Aweek after he displayed Democratic optimism on the Times' front page, Wednesday's front-page piece from chief political reporter Adam Nagourney "balanced" things out with Republican pessimism - "Some G.O.P. Express Worry Over '08 Hopes ."
After ignoring them in hisprevious piece on the 2008 presidential race, Nagourney today mentioned in passing those inconvenient early polls showing that, for all the angst over GOP prospects, leading Republican candidates Sen. John McCain and Rudy Giuliani actually have leads over Democrats Sen. Hillary Clinton and Sen. Barack Obama. Yet Nagourney quickly dismissed the findingswith the phrase "But those notes of optimism did not erase the overall anxiety pervading the interviews."
"Republican leaders across the country say they are growing increasingly anxious about their party's chances of holding the White House, citing public dissatisfaction with President Bush, the political fallout from the war in Iraq and the problems their leading presidential candidates are having generating enthusiasm among conservative voters."
"Several Republicans also said they took hope from the fact that hypothetical polls matching the party's leading presidential contenders with the main Democratic presidential contenders - Mr. McCain and Mr. Giuliani of New York versus Senator Hillary Rodham Clinton of New York and Senator Barack Obama of Illinois - showed the Republicans with an edge, even as so-called generic polls showed Americans were significantly more likely to say they would vote for an unnamed Democrat over an unnamed Republican next year.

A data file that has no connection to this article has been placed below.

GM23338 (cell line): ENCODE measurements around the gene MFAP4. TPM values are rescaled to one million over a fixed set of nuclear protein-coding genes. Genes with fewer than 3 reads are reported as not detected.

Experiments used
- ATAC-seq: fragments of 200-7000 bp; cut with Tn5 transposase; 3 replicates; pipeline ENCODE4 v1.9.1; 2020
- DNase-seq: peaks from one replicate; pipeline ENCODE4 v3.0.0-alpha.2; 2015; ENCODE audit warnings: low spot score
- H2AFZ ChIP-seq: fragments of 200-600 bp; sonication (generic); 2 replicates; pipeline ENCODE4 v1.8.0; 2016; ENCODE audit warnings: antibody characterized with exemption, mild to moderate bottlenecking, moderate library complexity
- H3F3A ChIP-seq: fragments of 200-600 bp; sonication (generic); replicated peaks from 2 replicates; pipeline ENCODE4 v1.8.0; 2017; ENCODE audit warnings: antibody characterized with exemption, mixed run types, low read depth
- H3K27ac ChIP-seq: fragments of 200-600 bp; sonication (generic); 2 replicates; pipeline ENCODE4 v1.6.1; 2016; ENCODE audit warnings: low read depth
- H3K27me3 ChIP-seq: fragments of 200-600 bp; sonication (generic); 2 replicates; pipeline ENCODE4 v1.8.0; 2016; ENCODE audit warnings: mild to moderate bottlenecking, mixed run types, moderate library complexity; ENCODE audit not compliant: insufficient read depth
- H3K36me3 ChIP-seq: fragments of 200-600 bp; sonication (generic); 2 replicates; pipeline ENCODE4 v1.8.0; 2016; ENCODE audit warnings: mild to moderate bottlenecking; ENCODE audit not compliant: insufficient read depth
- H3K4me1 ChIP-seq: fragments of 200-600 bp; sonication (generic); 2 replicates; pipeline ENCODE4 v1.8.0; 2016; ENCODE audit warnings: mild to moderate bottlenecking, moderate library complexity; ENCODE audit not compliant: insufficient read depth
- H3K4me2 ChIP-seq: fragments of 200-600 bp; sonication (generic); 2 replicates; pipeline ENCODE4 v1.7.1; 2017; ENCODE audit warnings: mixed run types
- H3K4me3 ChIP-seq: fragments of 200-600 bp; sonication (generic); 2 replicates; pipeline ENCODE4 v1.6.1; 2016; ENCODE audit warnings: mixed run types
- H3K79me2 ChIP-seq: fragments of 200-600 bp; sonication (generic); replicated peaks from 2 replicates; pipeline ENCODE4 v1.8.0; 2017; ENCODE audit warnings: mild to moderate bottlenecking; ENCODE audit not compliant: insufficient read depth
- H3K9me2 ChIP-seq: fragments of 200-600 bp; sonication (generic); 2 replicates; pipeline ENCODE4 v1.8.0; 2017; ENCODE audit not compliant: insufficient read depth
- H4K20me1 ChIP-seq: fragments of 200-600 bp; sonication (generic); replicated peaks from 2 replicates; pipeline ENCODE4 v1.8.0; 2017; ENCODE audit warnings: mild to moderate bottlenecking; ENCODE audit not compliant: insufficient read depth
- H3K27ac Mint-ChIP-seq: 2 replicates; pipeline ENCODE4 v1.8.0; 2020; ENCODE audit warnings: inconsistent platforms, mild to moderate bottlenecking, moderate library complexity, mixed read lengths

"But those notes of optimism did not erase the overall anxiety pervading the interviews."
The populiarity of the "unnamed Democrat " is not a new phenomenon - he/she would have beaten Bush in 2004. Perhaps the next Democratic nominee should wear a bagoverhis/her head.
"Still, even the most optimistic Republican officials said they thought Democrats were in a stronger position in a presidential race now than at any other time since 1996. They noted polls showing that an increasing number of Americans were calling themselves Democrats, as well as the fund-raising numbers from the first-quarter that showed the Democrats' presidential field had raised $78 million, about $27 million more than the Republicans.
"Republican leaders pointed to a number of factors for the Republican malaise, including the perception that Mr. Giuliani, Mr. Romney and Mr. McCain were awkwardly altering their positions to appeal to conservative voters, and a general exhaustion that comes after having Republicans in power for more than eight years."
"Alan K. Simpson, a former Republican senator from Wyoming, said the party's presidential candidates were being whipsawed as they tried to appeal to conservative voters who have a history of strong views on issues like abortion and gay rights. 'These tests are destroying the Republican Party,' Mr. Simpson said."
Simpson is a social liberal who has been saying that for years, so it's hardly news.
Nagourney concluded with GOP gloom.
"Republican leaders said they saw little chance the party could retain the White House if conditions in Iraq did not improve noticeably over the next year.
"'The war in Iraq and public opposition to it has put a pall on Republicans,"' said John C. Danforth, a former Republican senator from Missouri.
"Representative Peter T. King, Republican of New York, said, 'As long as the war appears not to be doing well, it's going to hurt Republicans.'
"The biggest problem, several Republicans said, is the disparity between the level of enthusiasm on display among Democrats and that on the Republican side."